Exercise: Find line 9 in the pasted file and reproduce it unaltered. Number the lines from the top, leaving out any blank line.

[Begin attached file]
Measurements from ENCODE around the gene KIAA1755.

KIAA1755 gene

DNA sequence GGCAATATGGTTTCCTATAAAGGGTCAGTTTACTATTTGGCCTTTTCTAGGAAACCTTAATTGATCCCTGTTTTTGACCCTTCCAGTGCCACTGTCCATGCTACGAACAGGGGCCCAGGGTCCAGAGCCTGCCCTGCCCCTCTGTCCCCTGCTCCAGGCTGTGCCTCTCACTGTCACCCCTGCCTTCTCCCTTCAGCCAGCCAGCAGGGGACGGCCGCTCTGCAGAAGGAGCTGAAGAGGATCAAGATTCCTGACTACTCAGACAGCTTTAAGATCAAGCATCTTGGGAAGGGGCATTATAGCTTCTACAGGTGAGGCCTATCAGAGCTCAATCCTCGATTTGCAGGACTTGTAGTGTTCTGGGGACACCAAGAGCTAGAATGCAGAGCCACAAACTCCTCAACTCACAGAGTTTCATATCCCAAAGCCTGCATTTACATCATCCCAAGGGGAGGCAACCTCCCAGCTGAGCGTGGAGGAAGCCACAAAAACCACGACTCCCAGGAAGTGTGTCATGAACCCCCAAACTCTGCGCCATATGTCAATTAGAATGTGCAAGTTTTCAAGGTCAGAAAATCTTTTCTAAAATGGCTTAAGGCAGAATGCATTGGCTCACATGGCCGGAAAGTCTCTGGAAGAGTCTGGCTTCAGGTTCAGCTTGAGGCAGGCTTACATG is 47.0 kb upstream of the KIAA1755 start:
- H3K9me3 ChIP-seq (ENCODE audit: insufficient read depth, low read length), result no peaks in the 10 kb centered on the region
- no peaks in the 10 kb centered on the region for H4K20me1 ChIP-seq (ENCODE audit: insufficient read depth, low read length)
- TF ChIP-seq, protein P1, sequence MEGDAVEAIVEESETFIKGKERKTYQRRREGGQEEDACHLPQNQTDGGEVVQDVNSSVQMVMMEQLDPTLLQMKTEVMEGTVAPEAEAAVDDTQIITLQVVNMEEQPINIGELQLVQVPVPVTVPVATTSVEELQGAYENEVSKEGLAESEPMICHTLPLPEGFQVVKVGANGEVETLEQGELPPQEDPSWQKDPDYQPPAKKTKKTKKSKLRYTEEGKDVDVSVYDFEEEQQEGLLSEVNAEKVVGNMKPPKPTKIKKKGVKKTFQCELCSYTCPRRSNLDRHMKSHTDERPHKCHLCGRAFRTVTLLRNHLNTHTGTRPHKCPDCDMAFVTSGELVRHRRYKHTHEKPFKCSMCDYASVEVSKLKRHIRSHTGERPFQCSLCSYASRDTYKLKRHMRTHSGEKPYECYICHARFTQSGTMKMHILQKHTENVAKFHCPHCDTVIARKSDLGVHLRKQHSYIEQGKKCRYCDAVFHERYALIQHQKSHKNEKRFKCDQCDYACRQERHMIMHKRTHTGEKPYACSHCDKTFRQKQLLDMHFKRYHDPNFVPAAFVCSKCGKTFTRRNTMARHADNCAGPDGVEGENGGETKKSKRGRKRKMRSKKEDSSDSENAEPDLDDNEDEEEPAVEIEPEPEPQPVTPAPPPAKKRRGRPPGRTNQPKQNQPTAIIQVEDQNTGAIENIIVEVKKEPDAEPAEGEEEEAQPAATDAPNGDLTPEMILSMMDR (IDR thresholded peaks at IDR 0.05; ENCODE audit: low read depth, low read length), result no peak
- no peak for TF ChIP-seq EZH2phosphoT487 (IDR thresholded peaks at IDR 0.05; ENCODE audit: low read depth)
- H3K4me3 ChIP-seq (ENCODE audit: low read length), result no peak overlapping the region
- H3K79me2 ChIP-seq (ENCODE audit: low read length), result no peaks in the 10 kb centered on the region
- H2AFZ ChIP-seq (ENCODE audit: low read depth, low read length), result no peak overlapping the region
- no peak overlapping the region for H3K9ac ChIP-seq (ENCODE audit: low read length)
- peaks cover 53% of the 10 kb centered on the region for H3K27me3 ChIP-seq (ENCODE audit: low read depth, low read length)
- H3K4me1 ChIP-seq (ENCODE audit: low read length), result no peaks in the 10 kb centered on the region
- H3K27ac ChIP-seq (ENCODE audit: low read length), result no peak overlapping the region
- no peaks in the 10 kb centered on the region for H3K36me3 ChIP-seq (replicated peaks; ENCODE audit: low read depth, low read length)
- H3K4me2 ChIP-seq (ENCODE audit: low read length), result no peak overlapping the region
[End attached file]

- H3K79me2 ChIP-seq (ENCODE audit: low read length), result no peaks in the 10 kb centered on the region